For the short term , the smallest genny that will charge the batteries in reasonable time will use less fuel and cost less to buy and replace.....this is not soo good for a long term survival situation where a new genny might be hard to get, but for now it is one of the cheapest ways to get a hybrid system started.

One could have a more industrial genny on reserve in the shed for a survival type scenario that is kept fresh and new to replace the cheaper smaller genny if and when it fails.......

A few solar panels and associated stuff about 500, batteries..about 500 and a cheap small genny about 1000...about 500 for a inverter and about another 500 in associated parts to get it installed is a good start to cheap system to run that will last quite a while.....give or take 1000 bucks depending on size and quality on that price.
A system like this will last longer and be easier on all the parts in the system....

Definatly not the only way or the best way.......but is a cheap entry into a hybrid system that will give some power at a decent price and not break the bank......this is for emergency, primary needs and is not a system to run a 3,000 square foot house at full tilt with everything on at once.

In a emergency power levels will and need to be reduced......in a survival off grid situation power beeds must be reduced.

Like everything it depends on your usage needs......I live in southern cali where power is fairly exspensive and my power bill is only about 30 dollars average a month strictly using power company power....so you can see my needs might be different than others and my system could be fairly small....considering power consumption would be further reduced from this in a emergency/ survival situation.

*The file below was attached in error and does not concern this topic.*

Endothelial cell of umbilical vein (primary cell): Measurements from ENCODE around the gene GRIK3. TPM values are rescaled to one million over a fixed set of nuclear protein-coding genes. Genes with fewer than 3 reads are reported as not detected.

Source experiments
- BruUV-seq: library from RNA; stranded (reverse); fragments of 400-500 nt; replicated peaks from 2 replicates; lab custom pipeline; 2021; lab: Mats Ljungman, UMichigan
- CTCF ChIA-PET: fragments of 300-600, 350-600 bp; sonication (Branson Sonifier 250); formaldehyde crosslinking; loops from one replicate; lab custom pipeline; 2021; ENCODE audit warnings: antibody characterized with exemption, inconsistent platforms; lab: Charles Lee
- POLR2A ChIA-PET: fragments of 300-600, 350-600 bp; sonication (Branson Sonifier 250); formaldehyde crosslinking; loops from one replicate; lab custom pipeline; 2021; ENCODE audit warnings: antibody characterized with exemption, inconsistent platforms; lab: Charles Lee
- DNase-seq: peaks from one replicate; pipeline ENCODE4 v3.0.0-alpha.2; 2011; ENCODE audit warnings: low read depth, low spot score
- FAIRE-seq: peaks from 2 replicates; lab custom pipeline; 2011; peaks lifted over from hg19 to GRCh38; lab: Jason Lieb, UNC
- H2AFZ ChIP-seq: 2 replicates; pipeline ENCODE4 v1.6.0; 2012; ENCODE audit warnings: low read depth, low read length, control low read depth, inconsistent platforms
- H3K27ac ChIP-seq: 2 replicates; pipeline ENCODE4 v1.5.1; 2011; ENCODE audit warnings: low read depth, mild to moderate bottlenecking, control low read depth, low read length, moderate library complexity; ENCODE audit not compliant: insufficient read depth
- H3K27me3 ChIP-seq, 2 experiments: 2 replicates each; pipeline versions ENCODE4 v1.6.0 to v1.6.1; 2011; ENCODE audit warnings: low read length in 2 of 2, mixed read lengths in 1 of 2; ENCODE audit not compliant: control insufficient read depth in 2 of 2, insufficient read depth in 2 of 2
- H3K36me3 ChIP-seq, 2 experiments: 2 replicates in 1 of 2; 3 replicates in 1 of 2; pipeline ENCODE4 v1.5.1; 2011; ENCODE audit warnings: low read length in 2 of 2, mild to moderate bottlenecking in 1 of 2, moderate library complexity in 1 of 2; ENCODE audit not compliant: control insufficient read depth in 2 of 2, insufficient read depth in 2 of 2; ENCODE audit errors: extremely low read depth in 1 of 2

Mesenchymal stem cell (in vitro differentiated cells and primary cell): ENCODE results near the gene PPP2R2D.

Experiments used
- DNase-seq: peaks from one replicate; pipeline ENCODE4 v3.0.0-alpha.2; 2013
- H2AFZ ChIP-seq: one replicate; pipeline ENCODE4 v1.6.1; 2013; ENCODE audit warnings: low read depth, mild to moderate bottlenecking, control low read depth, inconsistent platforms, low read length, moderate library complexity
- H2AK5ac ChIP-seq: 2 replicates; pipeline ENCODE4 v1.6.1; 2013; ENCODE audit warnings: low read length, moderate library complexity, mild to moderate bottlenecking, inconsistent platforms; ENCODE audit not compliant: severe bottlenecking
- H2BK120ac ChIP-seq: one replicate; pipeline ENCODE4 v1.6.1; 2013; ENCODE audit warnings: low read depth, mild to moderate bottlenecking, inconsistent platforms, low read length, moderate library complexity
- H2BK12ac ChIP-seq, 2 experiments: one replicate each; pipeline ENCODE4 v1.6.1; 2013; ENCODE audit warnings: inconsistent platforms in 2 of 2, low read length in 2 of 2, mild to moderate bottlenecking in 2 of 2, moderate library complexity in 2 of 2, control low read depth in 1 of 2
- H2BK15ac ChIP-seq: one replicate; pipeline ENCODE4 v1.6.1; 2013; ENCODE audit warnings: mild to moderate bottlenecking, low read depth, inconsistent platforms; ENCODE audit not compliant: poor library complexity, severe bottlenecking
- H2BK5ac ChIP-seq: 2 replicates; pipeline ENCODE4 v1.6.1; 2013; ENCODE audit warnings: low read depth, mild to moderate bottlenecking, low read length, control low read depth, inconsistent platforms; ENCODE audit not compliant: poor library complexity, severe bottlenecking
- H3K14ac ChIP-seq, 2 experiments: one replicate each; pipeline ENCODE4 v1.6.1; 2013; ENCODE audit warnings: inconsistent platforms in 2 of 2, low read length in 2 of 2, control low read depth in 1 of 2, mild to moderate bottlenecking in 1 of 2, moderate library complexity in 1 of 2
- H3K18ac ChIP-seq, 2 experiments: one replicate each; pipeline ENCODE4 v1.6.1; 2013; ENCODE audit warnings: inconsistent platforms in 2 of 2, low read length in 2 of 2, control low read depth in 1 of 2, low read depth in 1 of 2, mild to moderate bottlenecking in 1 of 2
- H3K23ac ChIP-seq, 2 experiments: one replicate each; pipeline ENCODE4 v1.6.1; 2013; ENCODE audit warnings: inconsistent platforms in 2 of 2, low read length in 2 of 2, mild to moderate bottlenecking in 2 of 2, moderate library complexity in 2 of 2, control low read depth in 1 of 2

Just something to think about and look into since the topic has come up to be discussed......thats my 2 wooden nickles worth anyway.

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  #18  
Old 05/24/11, 05:02 PM
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I considered natural gas, but it seemed to be difficult to come by as compared to gasoline where I can just fill up anytime, anywhere.

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  #19  
Old 05/24/11, 05:23 PM
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ever look into wood gas Ernie? you could still run gas and if you installed a propane carb you could also run that or natural gas possibly methane.

but for the most part you will not make electricity cheaper then you buy it for. but nice to have a back up.

don't know how you set up but I really like the idea of water battery. not super efficient but pretty low tech. can serve as a cistern and to rise fish also.